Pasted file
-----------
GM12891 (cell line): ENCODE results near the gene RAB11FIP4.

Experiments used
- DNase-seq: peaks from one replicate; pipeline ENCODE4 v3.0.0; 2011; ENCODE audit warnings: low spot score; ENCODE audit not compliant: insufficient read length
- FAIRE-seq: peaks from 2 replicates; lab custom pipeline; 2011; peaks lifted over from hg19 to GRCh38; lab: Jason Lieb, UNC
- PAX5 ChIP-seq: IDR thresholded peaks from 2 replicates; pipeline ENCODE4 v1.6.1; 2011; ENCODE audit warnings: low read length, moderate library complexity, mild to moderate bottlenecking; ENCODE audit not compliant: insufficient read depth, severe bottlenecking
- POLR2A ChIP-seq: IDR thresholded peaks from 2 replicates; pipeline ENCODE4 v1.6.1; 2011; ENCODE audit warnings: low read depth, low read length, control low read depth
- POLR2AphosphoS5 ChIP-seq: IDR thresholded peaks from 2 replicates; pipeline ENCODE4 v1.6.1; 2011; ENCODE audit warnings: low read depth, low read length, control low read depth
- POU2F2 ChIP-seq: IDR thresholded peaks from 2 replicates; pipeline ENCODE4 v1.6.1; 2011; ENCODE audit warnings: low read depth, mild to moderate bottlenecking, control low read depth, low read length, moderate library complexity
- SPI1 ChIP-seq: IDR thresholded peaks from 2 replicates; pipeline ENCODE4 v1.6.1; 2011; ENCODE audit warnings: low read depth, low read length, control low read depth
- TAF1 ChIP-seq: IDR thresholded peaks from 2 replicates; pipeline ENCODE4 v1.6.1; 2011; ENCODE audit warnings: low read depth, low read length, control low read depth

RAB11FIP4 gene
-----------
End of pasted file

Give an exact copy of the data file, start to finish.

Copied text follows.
GM12891 (cell line): ENCODE results near the gene RAB11FIP4.

Experiments used
- DNase-seq: peaks from one replicate; pipeline ENCODE4 v3.0.0; 2011; ENCODE audit warnings: low spot score; ENCODE audit not compliant: insufficient read length
- FAIRE-seq: peaks from 2 replicates; lab custom pipeline; 2011; peaks lifted over from hg19 to GRCh38; lab: Jason Lieb, UNC
- PAX5 ChIP-seq: IDR thresholded peaks from 2 replicates; pipeline ENCODE4 v1.6.1; 2011; ENCODE audit warnings: low read length, moderate library complexity, mild to moderate bottlenecking; ENCODE audit not compliant: insufficient read depth, severe bottlenecking
- POLR2A ChIP-seq: IDR thresholded peaks from 2 replicates; pipeline ENCODE4 v1.6.1; 2011; ENCODE audit warnings: low read depth, low read length, control low read depth
- POLR2AphosphoS5 ChIP-seq: IDR thresholded peaks from 2 replicates; pipeline ENCODE4 v1.6.1; 2011; ENCODE audit warnings: low read depth, low read length, control low read depth
- POU2F2 ChIP-seq: IDR thresholded peaks from 2 replicates; pipeline ENCODE4 v1.6.1; 2011; ENCODE audit warnings: low read depth, mild to moderate bottlenecking, control low read depth, low read length, moderate library complexity
- SPI1 ChIP-seq: IDR thresholded peaks from 2 replicates; pipeline ENCODE4 v1.6.1; 2011; ENCODE audit warnings: low read depth, low read length, control low read depth
- TAF1 ChIP-seq: IDR thresholded peaks from 2 replicates; pipeline ENCODE4 v1.6.1; 2011; ENCODE audit warnings: low read depth, low read length, control low read depth

RAB11FIP4 gene